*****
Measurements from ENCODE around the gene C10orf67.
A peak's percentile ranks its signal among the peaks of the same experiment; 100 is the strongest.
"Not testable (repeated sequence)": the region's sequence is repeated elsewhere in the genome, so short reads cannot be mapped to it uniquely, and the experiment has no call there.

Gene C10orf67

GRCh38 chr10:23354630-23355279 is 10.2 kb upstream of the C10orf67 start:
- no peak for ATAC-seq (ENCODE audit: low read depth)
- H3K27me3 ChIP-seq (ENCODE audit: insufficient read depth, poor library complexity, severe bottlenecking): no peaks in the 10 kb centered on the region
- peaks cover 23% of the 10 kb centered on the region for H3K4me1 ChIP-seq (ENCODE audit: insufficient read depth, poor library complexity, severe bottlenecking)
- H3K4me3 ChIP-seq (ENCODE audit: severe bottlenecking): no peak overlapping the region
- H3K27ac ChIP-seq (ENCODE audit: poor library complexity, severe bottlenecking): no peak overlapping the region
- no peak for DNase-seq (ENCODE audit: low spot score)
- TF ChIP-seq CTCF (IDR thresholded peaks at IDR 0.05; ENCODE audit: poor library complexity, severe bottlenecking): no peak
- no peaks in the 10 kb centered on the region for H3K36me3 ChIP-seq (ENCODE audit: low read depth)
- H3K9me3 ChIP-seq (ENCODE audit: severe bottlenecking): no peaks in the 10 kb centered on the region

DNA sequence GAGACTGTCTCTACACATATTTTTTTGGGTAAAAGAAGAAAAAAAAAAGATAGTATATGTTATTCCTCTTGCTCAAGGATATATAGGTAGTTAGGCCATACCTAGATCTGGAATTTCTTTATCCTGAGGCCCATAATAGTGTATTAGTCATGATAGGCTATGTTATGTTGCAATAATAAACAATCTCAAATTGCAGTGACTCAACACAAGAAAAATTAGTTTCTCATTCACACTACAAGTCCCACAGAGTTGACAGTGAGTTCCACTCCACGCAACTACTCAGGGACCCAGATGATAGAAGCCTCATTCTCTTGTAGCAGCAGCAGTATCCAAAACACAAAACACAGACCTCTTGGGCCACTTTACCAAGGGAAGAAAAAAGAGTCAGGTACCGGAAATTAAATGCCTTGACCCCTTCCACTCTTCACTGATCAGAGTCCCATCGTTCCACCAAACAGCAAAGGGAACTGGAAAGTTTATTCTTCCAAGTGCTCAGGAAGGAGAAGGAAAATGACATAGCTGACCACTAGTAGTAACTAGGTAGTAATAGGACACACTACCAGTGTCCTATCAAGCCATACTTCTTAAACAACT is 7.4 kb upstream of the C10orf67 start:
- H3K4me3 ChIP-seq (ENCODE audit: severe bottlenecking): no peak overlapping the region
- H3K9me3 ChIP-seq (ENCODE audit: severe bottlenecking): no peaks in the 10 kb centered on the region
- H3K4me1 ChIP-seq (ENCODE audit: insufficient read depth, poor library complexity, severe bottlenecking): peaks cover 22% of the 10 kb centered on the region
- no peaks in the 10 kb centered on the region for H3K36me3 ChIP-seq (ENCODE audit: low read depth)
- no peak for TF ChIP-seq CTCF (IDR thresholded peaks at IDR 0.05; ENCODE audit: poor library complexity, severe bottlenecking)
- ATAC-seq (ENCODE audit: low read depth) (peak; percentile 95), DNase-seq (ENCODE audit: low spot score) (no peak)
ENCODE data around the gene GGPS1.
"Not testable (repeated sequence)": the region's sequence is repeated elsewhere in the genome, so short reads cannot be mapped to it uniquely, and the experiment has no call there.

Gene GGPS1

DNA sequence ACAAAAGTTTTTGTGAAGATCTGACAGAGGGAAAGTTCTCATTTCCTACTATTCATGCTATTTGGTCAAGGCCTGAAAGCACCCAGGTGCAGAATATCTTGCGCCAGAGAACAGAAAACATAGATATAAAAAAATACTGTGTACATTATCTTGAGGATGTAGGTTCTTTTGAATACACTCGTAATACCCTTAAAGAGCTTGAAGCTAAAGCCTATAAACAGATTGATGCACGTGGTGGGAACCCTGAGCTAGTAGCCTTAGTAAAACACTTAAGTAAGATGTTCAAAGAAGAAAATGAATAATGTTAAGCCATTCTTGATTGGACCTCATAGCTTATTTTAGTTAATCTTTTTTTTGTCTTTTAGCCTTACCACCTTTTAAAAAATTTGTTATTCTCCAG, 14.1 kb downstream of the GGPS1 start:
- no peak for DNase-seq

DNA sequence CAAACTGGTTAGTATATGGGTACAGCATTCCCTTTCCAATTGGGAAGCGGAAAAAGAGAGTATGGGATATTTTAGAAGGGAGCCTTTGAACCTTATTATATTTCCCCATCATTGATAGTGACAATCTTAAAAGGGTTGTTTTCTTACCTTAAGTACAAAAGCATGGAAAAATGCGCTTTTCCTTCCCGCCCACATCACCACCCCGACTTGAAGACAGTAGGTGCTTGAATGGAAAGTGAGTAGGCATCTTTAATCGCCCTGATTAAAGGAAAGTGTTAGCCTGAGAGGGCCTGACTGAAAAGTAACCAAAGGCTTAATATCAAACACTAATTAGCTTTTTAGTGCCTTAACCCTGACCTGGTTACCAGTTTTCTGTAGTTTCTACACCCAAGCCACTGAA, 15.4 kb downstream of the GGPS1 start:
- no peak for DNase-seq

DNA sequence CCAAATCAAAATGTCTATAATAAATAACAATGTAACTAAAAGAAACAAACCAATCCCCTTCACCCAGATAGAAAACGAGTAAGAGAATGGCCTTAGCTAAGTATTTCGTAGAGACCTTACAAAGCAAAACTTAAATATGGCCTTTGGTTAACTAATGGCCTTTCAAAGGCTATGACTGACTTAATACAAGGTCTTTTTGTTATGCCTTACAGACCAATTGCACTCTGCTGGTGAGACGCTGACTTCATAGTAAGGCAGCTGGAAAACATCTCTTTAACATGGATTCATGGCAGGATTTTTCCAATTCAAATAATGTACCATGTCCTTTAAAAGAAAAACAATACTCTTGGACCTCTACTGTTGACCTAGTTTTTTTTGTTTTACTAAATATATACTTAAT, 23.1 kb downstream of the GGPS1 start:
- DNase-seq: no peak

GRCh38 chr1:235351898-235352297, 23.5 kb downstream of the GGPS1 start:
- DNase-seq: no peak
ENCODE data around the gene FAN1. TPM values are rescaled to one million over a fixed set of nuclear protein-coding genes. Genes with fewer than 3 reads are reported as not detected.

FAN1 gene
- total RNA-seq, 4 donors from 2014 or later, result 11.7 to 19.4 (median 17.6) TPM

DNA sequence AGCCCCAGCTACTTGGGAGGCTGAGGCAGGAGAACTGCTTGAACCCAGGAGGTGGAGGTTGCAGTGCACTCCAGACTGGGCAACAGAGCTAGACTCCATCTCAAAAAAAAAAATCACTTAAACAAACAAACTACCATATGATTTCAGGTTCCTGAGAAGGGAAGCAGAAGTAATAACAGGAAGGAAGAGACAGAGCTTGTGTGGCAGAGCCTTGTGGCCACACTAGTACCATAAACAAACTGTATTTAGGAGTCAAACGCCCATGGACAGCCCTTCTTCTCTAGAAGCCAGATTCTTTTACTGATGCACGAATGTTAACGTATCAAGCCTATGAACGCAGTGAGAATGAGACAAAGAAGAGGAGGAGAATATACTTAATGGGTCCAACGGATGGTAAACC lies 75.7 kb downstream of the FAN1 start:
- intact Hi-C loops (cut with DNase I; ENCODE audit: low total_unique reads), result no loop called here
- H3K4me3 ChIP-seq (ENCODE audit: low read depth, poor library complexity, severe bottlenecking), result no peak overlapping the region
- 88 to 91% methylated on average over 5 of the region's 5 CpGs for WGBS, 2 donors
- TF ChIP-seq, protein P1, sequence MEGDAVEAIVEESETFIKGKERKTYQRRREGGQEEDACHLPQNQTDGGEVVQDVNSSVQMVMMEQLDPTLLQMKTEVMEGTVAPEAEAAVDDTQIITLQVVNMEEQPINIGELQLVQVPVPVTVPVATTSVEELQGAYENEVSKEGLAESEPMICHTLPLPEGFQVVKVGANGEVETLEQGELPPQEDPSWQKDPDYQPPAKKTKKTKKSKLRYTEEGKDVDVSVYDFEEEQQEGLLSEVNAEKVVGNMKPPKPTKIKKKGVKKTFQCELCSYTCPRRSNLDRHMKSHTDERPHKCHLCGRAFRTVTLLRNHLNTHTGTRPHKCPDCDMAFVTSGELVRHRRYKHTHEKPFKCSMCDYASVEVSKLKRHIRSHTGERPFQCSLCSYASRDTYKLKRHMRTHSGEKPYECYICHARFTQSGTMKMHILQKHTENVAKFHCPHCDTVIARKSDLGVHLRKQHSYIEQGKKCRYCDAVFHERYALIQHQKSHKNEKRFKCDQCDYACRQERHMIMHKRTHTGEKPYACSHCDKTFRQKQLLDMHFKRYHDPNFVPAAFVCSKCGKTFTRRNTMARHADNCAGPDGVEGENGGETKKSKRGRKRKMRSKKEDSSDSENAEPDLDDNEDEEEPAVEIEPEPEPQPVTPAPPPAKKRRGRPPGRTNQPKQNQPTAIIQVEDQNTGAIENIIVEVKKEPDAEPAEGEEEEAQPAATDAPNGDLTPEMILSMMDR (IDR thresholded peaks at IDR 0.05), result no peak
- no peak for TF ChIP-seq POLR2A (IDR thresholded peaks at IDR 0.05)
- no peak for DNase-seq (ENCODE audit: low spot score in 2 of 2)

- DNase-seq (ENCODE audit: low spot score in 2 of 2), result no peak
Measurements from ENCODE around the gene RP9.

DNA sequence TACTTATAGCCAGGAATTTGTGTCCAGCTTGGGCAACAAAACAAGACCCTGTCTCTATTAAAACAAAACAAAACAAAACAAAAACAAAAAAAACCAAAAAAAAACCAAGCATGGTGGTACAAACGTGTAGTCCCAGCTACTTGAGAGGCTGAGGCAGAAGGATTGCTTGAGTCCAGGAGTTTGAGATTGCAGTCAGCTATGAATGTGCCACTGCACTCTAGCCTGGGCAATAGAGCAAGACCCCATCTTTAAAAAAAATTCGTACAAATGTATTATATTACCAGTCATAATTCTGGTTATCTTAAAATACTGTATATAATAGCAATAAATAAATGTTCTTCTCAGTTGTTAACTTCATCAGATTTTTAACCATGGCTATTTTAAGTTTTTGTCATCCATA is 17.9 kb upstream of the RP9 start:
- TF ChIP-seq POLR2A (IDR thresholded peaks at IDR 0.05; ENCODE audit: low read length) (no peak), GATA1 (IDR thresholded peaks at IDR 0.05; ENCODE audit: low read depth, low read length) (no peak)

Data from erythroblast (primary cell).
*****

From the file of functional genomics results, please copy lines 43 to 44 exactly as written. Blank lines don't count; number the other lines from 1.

- DNase-seq (ENCODE audit: low spot score in 2 of 2), result no peak
Measurements from ENCODE around the gene RP9.